VAT down

    my understanding is this will actualy harm businesses, as they take in VAT on a daily basis but only pay it annually.

    So they will now loose the interest they make on these tax receipts.

    Income Tax up

    my understanding is this, if you earn over £150k a year you buy a good accountant and don’t pay any income tax anyway.

  • Darling even decided to clobber people in future on the basis that they might, MIGHT, be better off than they are now so he is entitled to take more of their money.

    The logic is, to put it kindly, flawed.

    http://www.lettersfromatory.com

  • Why is anyone surprised,look at the communist potty training this lot had,wolves in sheep’s clothing.Labour only played nice to win enough terms to change the country completely.Socialists do not want to cure the ills of society,but to expand them because that is Labour’s power base.
    Bankrupt Labour is even more in thrall to the Comrades of the Union movement

  • Most people simply don’t think – much of the average person’s viewpoint is informed by unexamined choices and preferences that came from they know not where.

    The other glaring point is that arguing on the enemy’s terms is an automatic fail. For some reason there’s the problem that most people will let the enemy choose the ground and terms of engagement. Switch from the centreline!

    I say taxation is theft, you say property is theft. That’s the kind of argument you can only resolve by force because you can’t have it both ways.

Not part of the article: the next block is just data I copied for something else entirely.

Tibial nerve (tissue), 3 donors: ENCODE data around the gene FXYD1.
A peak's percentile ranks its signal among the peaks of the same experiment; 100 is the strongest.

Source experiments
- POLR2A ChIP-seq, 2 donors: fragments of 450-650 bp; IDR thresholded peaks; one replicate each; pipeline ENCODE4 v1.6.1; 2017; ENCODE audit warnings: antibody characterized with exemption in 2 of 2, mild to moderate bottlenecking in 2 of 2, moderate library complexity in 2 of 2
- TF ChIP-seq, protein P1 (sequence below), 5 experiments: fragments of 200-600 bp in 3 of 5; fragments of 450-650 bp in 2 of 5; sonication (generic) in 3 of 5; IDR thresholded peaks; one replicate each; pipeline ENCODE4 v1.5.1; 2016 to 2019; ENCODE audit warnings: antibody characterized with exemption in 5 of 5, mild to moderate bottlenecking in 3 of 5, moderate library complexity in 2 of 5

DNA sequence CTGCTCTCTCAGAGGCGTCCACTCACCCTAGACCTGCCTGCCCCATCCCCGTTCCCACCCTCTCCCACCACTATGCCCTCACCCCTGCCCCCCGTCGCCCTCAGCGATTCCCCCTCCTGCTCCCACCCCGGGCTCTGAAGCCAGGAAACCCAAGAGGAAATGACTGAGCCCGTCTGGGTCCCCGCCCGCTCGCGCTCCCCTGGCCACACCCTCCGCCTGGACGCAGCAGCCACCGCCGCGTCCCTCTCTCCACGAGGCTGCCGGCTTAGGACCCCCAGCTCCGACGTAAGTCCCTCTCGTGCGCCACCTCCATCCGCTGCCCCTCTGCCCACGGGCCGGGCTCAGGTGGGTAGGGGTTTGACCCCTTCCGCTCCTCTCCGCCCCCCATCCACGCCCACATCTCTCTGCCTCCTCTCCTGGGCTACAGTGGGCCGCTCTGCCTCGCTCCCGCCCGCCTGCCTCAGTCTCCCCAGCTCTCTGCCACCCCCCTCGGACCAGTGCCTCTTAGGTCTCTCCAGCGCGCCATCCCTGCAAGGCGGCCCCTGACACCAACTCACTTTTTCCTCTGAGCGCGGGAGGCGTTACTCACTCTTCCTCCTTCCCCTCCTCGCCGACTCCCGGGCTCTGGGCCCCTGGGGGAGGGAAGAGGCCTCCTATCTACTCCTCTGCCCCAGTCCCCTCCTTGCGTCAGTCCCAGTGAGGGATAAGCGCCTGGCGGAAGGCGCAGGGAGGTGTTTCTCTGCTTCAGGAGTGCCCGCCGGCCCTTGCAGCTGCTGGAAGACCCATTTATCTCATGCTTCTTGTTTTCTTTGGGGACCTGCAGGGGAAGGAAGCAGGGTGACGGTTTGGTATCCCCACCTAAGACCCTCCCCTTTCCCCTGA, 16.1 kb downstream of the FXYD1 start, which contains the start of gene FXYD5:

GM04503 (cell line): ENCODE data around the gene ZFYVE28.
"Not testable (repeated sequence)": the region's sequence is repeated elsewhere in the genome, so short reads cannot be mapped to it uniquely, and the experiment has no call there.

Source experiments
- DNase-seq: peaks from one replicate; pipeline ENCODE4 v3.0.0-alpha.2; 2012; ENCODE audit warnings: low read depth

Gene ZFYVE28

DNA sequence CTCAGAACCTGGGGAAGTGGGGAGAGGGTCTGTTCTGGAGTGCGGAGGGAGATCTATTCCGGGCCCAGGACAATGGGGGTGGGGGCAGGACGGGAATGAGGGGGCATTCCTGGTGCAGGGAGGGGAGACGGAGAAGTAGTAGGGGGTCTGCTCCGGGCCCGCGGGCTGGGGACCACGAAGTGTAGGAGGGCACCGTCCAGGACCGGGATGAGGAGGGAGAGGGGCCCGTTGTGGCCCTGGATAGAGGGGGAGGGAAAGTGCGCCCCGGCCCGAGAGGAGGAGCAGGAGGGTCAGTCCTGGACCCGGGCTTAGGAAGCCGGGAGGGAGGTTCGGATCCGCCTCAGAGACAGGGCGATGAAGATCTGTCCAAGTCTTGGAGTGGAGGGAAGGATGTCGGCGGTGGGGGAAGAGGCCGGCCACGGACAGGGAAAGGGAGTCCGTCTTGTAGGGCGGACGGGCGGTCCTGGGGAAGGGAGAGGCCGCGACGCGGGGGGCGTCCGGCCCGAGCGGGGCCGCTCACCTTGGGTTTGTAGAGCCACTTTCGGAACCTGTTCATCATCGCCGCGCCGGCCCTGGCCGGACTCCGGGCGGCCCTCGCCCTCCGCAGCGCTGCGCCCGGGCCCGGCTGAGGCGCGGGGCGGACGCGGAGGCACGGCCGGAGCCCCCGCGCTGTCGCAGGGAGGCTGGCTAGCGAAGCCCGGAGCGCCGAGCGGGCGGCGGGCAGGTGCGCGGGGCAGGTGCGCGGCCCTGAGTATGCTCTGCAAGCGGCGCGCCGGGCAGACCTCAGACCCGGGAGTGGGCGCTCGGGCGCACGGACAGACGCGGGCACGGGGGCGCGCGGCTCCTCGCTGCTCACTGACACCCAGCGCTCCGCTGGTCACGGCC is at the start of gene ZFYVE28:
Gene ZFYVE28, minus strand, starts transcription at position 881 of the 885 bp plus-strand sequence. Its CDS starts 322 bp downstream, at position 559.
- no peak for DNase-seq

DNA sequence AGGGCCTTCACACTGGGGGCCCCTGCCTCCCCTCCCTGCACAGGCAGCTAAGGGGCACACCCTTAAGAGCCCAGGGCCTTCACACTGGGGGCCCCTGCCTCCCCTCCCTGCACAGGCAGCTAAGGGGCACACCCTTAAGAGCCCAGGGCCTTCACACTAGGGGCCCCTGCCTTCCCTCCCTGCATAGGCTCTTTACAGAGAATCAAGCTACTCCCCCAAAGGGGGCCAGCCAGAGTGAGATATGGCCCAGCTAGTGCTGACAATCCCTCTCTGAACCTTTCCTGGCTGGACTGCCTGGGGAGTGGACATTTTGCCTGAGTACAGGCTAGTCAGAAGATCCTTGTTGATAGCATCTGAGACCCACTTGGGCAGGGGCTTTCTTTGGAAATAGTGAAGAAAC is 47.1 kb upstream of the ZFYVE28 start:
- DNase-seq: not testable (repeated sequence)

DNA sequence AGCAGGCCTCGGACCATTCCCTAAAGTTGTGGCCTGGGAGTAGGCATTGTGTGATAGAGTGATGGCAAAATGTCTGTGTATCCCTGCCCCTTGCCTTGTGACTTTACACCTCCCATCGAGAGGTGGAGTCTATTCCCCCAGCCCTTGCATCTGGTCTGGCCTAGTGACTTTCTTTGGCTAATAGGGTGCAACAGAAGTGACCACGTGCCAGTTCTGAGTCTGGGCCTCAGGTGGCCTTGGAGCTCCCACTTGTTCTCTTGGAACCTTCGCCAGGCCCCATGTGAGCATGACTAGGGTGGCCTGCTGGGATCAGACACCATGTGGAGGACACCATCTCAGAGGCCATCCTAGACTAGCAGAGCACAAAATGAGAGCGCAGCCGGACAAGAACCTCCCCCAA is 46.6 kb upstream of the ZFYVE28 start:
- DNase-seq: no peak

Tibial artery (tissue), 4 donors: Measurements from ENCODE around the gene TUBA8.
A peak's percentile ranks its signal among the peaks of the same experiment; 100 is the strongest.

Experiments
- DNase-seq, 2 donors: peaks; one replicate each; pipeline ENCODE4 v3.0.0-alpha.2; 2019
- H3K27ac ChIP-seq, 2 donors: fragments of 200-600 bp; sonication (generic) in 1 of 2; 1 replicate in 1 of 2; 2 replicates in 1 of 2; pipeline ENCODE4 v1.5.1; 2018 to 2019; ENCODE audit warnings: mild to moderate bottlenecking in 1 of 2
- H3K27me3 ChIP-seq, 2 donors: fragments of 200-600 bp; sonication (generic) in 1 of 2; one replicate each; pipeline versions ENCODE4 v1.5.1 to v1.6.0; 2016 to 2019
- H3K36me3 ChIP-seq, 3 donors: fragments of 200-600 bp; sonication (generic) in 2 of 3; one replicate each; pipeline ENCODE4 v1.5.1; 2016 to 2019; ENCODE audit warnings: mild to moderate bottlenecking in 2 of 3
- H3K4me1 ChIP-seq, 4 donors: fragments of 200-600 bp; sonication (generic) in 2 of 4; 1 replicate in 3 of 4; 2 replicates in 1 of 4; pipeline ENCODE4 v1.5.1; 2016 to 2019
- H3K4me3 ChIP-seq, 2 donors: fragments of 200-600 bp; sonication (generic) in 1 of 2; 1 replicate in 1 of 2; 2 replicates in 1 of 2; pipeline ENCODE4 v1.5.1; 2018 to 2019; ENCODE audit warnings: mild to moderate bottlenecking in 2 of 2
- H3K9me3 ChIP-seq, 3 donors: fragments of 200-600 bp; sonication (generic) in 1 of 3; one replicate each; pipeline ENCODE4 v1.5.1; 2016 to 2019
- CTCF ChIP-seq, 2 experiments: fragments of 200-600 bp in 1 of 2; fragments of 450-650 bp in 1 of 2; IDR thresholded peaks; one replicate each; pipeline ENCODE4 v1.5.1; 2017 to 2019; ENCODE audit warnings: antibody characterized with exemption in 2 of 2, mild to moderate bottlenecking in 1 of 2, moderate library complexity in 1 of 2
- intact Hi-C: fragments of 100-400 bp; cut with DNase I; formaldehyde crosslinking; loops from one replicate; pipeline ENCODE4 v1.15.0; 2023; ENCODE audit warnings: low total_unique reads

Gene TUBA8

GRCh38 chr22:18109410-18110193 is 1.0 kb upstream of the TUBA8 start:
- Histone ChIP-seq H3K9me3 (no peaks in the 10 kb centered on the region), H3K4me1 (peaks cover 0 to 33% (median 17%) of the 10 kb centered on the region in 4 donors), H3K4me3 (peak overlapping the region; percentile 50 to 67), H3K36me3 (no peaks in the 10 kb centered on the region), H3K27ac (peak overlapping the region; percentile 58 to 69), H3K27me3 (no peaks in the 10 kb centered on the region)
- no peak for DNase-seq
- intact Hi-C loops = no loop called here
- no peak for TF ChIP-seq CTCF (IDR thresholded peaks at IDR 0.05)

• criminal

    I say taxation is theft, you say property is theft. That’s the kind of argument you can only resolve by force because you can’t have it both ways.

    You know this boy might have a point there.

  • Johnathan Pearce

    I say taxation is theft, you say property is theft. That’s the kind of argument you can only resolve by force because you can’t have it both ways.

    Well indeed, but bear in mind that in order for taxes to be levied, one needs wealth to tax in the first place, and without property rights, and the security that this affords, not much wealth gets created. Plus property rights can be seen to spring out of the requirement that Man has to survive and thrive, while taxes can at best be described as a necessary evil to maintain the basic structure of laws to enforce and protect said property rights.

    Okay, lecture over.

  • RRS

    Discussions on the modes of taxation and their impacts, whilst useful for “venting,” generally stop short of reaching the underlying issues of the nature of the social organization – and – the fundamentals of how resources (goods and services and the manner of their exchanges) are to be allocated or directed.

    Three highly generalized modes of allocations can be discerned: (i) via dominance in the use of violence [resulting in one form or another of feudalism]; (ii) political arrangements [generally in forms and related powers of representations of interests]; and (iii) pricing systems, which reflect choices [usually labeled as "capitalism," or now "market economies."]

    Taxation (or its equivalents) deployed in (i) and (ii) has functions that would differ from functions in (iii) were the latter to exist without modifications from (ii) or intrusions from (i).

    The accepted purpose of taxation in representaive governments is to provide for the functions of government. However, in condition (ii) and in conditions of a mixture of [or overlay on] (iii) with and by (ii), which is a close approximation to the current U.S. and U.K. social organizations, both the functions of governments and the functions of taxation are severly altered, even perverted (into political “rents”).